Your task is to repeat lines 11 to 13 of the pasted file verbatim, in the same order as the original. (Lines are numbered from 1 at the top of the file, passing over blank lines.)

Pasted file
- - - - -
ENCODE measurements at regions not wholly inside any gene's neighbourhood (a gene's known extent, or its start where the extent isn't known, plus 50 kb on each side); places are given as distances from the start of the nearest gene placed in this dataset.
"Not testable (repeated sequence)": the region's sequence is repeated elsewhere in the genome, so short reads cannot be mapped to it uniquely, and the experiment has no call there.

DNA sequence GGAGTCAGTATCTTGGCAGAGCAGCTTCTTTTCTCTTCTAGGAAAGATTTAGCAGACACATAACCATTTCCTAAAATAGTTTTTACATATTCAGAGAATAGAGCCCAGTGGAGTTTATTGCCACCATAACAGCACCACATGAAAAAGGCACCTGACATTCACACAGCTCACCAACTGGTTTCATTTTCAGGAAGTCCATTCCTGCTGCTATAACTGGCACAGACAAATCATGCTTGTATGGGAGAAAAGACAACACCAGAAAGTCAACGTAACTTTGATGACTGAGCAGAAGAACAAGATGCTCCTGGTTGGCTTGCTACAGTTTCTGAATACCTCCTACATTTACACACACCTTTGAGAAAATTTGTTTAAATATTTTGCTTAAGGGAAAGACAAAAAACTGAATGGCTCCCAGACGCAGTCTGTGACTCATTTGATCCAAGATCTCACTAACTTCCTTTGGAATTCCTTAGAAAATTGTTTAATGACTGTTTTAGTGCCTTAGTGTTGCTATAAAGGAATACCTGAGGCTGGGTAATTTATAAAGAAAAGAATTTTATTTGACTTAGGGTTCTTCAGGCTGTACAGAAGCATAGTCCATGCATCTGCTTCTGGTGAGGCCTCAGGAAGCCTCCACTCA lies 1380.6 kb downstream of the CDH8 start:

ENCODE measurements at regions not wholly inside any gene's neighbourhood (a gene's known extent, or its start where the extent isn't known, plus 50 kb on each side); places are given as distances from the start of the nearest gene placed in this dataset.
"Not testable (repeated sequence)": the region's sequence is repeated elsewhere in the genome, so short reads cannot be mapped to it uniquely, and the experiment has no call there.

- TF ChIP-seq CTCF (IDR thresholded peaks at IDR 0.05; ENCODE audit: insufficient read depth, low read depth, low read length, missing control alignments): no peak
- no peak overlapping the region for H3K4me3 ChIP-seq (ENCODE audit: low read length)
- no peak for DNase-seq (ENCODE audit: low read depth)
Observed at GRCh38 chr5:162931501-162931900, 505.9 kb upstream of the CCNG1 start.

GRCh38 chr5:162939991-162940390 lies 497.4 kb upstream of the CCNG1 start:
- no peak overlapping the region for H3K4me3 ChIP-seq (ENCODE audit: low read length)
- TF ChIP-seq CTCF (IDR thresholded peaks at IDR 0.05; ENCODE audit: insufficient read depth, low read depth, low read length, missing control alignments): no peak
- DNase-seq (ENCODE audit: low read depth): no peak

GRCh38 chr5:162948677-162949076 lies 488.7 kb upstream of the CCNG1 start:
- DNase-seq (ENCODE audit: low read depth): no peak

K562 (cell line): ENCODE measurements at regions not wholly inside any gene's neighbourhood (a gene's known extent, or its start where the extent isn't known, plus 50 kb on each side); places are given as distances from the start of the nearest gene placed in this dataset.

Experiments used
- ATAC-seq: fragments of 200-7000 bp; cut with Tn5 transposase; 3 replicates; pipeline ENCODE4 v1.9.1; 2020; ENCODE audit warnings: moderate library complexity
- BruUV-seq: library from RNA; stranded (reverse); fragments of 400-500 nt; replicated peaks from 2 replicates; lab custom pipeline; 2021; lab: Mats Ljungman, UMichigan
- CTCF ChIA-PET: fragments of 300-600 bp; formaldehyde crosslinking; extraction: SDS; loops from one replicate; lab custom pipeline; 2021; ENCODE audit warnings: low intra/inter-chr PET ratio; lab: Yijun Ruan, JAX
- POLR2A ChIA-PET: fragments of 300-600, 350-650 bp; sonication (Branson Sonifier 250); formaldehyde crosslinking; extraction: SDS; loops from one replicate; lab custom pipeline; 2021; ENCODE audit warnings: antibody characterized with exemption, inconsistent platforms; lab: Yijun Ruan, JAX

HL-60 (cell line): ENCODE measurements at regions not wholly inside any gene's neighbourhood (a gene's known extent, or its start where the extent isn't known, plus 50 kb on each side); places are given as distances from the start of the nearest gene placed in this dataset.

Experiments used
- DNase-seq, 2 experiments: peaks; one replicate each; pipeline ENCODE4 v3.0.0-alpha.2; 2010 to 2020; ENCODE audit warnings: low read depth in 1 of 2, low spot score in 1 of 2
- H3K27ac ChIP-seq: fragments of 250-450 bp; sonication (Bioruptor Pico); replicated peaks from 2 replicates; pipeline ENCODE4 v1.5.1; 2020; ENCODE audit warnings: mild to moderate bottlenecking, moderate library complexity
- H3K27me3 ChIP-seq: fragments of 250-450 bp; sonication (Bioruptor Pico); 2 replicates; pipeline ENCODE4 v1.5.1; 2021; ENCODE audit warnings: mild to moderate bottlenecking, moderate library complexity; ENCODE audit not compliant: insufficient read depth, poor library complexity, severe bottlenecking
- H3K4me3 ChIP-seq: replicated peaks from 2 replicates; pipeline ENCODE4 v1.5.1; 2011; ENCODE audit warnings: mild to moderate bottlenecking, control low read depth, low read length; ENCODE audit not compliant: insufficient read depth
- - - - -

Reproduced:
- no peak overlapping the region for H3K4me3 ChIP-seq (ENCODE audit: low read length)
- TF ChIP-seq CTCF (IDR thresholded peaks at IDR 0.05; ENCODE audit: insufficient read depth, low read depth, low read length, missing control alignments): no peak
- DNase-seq (ENCODE audit: low read depth): no peak